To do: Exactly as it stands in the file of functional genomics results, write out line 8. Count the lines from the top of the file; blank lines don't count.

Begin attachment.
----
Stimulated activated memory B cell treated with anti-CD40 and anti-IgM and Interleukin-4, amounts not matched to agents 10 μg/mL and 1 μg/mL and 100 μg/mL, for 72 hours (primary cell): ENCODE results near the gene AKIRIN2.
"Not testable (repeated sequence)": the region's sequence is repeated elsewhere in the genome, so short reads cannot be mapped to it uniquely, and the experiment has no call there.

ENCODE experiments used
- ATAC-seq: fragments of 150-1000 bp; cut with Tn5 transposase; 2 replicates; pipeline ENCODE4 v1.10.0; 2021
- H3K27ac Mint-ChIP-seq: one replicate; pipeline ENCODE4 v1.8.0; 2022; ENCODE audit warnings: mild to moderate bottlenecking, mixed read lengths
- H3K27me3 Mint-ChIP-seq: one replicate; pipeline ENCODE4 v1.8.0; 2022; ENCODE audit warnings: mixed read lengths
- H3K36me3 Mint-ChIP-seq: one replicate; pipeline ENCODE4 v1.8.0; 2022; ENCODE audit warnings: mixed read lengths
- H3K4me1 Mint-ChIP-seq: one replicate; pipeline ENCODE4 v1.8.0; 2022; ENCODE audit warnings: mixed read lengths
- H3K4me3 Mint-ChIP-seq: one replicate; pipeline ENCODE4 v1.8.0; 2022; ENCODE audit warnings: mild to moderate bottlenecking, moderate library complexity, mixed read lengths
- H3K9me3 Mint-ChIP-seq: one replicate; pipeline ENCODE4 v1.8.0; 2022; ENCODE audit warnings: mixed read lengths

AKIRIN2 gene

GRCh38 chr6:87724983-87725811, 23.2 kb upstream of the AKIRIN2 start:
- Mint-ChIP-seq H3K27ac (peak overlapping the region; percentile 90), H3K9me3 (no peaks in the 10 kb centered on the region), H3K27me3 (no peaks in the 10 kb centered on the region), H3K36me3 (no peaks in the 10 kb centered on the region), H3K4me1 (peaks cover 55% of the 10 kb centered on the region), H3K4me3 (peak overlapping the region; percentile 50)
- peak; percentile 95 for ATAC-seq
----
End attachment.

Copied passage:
- H3K4me1 Mint-ChIP-seq: one replicate; pipeline ENCODE4 v1.8.0; 2022; ENCODE audit warnings: mixed read lengths